Is sneaking carrot puree into pizza the right way to get kids to eat their veggies?

By Erica Noonan
Globe Staff / January 30, 2008

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It might go by the buzz words stealthy-healthy: slipping pureed spinach into brownies, mashed cauliflower into mac-and-cheese, avocado into chocolate pudding.

In two best-selling children's cookbooks - "Deceptively Delicious: Simple Secrets to Get Your Kids Eating Good Food," by Jessica Seinfeld and "The Sneaky Chef: Simple Strategies for Hiding Healthy Foods in Kids' Favorite Meals," by Missy Chase Lapine - the idea is that picky kids can tuck into their nightly meatballs and never suspect they contain a mash of wheat germ, broccoli, and green peas.

The books are gaining notice for a number of reasons. One is that Lapine recently announced plans to sue Jessica Seinfeld for plagiarism (see related story). Another is the technique of pureeing vegetables to slip into chicken nuggets and other standards, and using oat and whole wheat flour in sweets. Lapine vehemently defends the approach as realistic and practical.

A group of local moms isn't crazy about the system. Deception is a word that doesn't belong at the dinner table, says Liz Weiss, a Lexington dietitian and co-author with Janice Newell Bissex, a Melrose resident, of "The Mom's Guide to Meal Makeovers." The sneaky quality is what really annoys Weiss. "If you are hiding good food from kids, what are you really teaching them about good habits?" Weiss claims to have won over the pickiest friend of her 12-year-old son with almond-battered fish sandwiches. She also likes to saute snow peas in oil and dress them with light teriyaki, or make chicken wraps with peppers and corn.

That approach also works for Julie Sebell, who cooks for her daughters, Brooke, 8, and Anna, 5.

In her Sudbury kitchen, making a "fairly typical" meal of whole wheat rigatoni with tomato sauce, her girls sit nearby, covertly sneaking slices of red bell pepper from the salad. "You have to make it fun for everyone, and keep the mood up," says the mom, who works in a local Whole Foods Market as a coffee buyer.

Her children's menu occasionally boasts a slice of greasy pizza or a McDonald's Happy Meal. That usually means dad's on duty. "I like having that freedom," says Julie's husband, Bill, "because I know they're eating healthy so much of the rest of the time."

Jen Lawrence of Lexington is also upfront. Various food allergies - sensitivities to peanuts, tree nuts, eggs, sesame, and dairy - converted her into an advocate for healthful eating for her children, ages 3, 7, and 9. "Their issues forced me to read labels for the first time."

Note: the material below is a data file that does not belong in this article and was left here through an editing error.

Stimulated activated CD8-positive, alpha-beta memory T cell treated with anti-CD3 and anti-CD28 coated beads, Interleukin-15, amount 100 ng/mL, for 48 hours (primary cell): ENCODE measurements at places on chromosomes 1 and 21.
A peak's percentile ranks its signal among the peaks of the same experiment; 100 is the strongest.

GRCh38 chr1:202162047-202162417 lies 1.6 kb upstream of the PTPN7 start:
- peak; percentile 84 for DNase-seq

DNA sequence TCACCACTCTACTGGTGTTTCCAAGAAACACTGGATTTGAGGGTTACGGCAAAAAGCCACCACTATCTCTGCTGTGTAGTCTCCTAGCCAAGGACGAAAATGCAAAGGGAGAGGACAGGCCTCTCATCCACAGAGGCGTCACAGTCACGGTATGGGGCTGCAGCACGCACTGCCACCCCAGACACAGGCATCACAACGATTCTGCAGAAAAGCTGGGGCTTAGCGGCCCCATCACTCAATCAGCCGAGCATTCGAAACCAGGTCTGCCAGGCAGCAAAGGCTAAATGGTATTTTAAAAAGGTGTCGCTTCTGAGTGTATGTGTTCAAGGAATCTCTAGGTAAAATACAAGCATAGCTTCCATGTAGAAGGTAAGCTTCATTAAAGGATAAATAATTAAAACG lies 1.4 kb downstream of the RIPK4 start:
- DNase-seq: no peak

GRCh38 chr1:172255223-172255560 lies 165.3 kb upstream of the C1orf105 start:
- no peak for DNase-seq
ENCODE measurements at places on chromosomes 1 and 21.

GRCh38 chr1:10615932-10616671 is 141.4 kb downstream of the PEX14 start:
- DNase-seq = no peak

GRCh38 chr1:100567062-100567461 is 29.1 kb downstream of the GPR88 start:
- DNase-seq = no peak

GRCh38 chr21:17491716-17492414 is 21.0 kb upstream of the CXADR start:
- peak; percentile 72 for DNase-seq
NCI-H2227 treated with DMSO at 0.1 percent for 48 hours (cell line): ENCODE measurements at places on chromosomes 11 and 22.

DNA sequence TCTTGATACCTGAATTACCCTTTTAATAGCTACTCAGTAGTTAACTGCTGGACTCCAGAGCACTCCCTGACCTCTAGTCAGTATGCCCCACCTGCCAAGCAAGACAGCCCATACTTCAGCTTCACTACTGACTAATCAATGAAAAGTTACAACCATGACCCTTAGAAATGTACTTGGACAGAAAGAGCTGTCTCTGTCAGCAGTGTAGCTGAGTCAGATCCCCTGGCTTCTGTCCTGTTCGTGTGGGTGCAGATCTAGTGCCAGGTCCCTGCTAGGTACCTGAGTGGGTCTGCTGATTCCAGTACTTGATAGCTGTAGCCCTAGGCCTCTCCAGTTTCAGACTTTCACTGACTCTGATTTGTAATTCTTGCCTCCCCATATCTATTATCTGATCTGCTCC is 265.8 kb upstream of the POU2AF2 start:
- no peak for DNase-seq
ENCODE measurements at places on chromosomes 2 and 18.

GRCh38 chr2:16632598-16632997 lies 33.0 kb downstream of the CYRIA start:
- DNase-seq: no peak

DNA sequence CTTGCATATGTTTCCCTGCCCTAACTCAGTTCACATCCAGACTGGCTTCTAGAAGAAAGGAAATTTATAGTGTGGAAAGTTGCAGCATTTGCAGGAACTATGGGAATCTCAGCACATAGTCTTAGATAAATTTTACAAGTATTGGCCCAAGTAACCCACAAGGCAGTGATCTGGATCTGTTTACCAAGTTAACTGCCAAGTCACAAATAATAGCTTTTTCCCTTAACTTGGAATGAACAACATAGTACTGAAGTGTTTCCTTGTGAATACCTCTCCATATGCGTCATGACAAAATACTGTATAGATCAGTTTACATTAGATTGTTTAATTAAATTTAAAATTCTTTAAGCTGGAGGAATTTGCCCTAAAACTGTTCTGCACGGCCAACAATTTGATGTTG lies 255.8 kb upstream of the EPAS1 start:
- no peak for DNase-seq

Making healthy food taste good meant introducing some foods dozens of times. The breakthrough is worth it, says the mom.

She might put out a plate of freshly cut fruit or veggies and let the kids eat what they want. "It's incredible how much healthy stuff they'll go through if you just leave it there," Lawrence says.

In a telephone interview from her Westchester, N.Y, test kitchen, Lapine says, "It would be great to get every kid to sit down to a macrobiotic plate, but that is simply not working for many parents, and we have to protect and nurture our kids by getting good nutrition into them today." Lapine, a former editor of Eating Well magazine, is the mother of two.

"Sneaking isn't a good substitute for teaching good nutrition - it facilitates it," she says. "Kids can look at a gorgeous plate of spaghetti and meatballs which have eight hidden vegetables in it and get excited to eat it."

Parents who are tired of seeing every meal turn into a battle need a special approach, she says. Her book offers recipes for "breakfast" ice cream with yogurt and fruit, and pizza made with undetectable pureed carrots and yams.

Lapine even advocates that adults fool themselves whenever possible. Her next "Sneaky Chef" book, due out in March, focuses on feeding husbands, with recipes such as molten chocolate cake and chili.

A better system than fooling people might be to teach them more. Cambridge-based Georgia Orcutt, author of "How to Feed a Teenage Boy," thinks few parents are doing enough to empower kids to cook for themselves and resist junk food marketing messages.

Orcutt says boys can gain 50 percent of their adult body mass and accumulate 90 percent of their lifetime calcium between the ages of 13 and 18, yet society treats their insatiable hunger as a demeaning joke. "These kids are going to be adults and away from home, making their own food choices in a few years," she says. "We shouldn't trick them or try to hide things from them."

Teenage boys she interviewed for her book admitted they knew next to nothing about food preparation. They couldn't even cook pasta. "There are a lot of moms out there still pandering to their kids," she says. "It's something we all need to do a lot more about, if we want to see a change."

Erica Noonan can be reached at